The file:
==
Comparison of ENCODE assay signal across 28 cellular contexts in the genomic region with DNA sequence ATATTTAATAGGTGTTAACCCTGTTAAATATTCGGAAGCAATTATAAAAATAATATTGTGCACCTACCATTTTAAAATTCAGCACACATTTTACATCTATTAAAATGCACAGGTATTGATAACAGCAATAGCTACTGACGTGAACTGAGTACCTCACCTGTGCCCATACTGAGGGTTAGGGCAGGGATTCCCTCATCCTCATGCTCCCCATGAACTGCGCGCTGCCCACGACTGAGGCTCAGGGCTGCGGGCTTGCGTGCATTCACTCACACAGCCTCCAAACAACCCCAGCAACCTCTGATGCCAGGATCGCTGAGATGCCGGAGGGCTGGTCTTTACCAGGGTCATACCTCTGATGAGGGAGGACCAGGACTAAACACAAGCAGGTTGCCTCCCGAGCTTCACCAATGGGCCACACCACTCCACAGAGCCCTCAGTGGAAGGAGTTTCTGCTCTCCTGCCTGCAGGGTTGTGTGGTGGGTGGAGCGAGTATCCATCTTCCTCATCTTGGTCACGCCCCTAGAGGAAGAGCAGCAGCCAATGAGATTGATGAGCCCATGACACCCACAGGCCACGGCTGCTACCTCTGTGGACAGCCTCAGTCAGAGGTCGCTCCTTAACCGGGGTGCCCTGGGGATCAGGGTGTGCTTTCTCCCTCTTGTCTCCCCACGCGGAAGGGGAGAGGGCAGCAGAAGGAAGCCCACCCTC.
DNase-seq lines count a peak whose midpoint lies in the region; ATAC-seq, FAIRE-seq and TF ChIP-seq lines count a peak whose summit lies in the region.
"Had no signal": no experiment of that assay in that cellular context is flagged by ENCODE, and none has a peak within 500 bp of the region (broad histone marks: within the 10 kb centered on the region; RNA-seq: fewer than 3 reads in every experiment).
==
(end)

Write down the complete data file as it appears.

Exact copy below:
Comparison of ENCODE assay signal across 28 cellular contexts in the genomic region with DNA sequence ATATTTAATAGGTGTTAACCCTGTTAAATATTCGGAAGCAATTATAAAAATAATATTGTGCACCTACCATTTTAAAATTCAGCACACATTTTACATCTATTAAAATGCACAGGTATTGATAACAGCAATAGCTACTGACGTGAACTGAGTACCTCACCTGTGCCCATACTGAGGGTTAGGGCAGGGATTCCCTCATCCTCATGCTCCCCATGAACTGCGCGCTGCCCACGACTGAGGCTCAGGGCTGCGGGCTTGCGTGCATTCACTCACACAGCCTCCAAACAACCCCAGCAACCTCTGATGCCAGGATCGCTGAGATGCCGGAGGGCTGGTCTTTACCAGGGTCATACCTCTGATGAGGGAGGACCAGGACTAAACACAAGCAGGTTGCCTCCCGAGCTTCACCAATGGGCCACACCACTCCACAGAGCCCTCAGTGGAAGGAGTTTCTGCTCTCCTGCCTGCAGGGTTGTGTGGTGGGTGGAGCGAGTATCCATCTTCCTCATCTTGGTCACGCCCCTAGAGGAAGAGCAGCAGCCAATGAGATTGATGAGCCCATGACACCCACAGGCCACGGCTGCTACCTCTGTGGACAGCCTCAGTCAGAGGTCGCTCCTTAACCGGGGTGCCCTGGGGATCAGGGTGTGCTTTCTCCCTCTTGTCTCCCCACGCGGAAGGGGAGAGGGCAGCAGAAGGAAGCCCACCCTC.
DNase-seq lines count a peak whose midpoint lies in the region; ATAC-seq, FAIRE-seq and TF ChIP-seq lines count a peak whose summit lies in the region.
"Had no signal": no experiment of that assay in that cellular context is flagged by ENCODE, and none has a peak within 500 bp of the region (broad histone marks: within the 10 kb centered on the region; RNA-seq: fewer than 3 reads in every experiment).